I'm currently developing a web that is all made from images (an HTML version of a Flash web).

The client provided me with a big PSD which I had to export each layer as a PNG to keep transparencies. There are some layers that are heavy in detail, and of course, in size, like 5MB each (mainly the background, it's like 6 PNG, 4-6Mb each). Loading them with CSS3 renders them great, but I'm having performance problems in the browsers (Chrome lags, Opera reloads images each time I scroll down/up, Firefox lags, IE obviously lags, etc) and in a future when I upload the finished page to a server, it will suffer from heavy image load, a lot to download from the client.

My client knows this and I'm waiting for them for a possible solution (lower the PSD resolution for example), but meanwhile I'd like the go ahead on this problem and try something else, do you have any tips for this situation?

I tought in the basic solutions for this, like compression and other things, but if you have any other tips it will be great.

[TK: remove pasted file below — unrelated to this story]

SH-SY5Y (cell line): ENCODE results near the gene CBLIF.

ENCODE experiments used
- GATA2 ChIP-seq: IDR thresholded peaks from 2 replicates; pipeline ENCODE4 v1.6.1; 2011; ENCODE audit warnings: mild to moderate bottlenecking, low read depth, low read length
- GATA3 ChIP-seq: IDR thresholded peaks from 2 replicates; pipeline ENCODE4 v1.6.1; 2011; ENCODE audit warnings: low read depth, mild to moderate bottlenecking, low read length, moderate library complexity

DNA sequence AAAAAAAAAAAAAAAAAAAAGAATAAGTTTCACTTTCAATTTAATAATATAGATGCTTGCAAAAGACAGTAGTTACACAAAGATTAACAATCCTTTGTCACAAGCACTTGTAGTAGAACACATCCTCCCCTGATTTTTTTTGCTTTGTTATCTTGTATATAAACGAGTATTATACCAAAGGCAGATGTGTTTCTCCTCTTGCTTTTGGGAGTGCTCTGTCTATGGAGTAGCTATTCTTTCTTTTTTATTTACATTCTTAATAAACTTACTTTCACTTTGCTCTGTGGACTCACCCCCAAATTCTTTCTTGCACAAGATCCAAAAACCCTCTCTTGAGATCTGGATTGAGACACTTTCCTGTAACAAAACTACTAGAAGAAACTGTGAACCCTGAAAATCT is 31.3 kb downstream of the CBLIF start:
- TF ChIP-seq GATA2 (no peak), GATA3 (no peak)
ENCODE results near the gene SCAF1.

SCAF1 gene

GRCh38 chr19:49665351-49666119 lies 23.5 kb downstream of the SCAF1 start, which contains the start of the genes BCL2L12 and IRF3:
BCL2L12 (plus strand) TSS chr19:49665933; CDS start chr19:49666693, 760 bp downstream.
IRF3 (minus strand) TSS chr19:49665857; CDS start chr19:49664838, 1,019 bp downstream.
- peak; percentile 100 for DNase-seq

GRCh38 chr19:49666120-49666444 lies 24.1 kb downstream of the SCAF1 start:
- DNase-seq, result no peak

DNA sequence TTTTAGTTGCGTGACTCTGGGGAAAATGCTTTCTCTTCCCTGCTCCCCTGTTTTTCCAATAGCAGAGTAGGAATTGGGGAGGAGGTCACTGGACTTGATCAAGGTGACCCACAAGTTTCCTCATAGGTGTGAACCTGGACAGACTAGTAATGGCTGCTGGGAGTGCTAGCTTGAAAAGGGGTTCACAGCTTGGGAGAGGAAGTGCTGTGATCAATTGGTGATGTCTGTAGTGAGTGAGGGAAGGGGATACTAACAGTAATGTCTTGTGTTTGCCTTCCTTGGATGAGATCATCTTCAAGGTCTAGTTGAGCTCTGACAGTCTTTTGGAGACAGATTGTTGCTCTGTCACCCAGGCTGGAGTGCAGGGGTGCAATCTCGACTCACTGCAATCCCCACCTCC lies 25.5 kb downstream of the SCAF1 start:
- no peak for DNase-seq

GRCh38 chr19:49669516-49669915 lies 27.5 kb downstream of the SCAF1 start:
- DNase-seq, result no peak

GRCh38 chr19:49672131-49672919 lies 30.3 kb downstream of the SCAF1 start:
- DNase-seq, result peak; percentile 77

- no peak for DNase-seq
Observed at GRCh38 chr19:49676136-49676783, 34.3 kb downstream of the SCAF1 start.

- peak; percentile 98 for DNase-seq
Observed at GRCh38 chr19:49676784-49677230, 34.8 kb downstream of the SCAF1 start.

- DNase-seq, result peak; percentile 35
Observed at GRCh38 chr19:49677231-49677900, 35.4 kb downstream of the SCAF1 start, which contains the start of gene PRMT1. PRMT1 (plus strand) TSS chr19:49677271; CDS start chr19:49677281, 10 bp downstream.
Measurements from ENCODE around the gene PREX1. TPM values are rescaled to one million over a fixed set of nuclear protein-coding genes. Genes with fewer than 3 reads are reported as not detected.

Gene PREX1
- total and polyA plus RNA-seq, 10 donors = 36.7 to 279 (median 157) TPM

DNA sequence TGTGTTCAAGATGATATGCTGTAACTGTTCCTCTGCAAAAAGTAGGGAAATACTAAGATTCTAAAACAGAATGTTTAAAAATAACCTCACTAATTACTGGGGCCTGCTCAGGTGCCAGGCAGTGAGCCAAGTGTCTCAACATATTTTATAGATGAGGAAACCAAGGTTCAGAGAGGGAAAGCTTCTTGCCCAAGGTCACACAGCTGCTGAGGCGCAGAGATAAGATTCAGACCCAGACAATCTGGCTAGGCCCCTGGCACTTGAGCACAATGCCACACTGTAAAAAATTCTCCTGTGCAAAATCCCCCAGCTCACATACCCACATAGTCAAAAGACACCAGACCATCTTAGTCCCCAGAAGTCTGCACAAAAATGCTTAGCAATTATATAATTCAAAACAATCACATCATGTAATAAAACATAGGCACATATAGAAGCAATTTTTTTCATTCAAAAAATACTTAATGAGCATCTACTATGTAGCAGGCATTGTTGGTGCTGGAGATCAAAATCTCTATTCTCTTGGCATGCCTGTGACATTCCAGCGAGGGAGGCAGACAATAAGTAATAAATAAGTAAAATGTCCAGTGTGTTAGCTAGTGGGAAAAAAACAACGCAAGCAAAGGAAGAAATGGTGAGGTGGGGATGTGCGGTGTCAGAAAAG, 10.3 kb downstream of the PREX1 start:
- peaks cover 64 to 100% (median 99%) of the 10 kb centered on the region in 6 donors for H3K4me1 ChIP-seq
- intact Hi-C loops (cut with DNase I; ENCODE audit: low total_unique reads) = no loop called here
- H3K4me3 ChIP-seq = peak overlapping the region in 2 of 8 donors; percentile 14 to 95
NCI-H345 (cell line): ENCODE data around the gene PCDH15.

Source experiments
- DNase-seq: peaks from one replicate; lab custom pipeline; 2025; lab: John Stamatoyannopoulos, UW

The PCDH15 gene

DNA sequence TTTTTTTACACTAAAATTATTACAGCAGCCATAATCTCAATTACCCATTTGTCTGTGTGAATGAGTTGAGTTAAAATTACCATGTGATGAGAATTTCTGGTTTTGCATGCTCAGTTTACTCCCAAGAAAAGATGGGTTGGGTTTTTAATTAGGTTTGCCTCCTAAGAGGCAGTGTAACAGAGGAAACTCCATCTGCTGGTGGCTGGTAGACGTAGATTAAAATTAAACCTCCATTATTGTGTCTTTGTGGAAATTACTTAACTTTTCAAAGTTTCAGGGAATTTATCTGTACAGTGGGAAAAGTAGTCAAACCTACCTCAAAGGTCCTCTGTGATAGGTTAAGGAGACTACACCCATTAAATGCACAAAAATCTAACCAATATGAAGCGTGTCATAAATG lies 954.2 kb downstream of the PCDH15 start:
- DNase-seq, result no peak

Oh, and another "detail", this HTML version is primarly focused at iPad/iPhone devices.

  • This question is a poll and can't be answered with a single correct answer, voting to close. If you would suggest a solution or two and ask if they are appropriate then we could answer correctly with a yes/no and explanation of why, otherwise this question really can't be answered. – Jimmy Hoffa Mar 19 '13 at 17:07

Those big image cluttered designs are most often an relict of of older times to accomplish styles which are now available with newer standards like CSS3

I am currently rebuilding an skin for a web application and was able to achieve a size of about 20% of the old one. I tried the following, which might be also possible in your case:

  • Got rid of border images and used CSS to style those
  • Rebuilt many images as SVGs
  • used CSS gradient backgrounds instead of images
  • Thanks Angelo.Hannes for your answer but this is not a "design", it's just a markup of images made in Photoshop, not grids or HTML like design, so I can't reproduce them in CSS, it'd be like trying to reproduce a real life photo in CSS. – MauJFernandez Mar 19 '13 at 18:02

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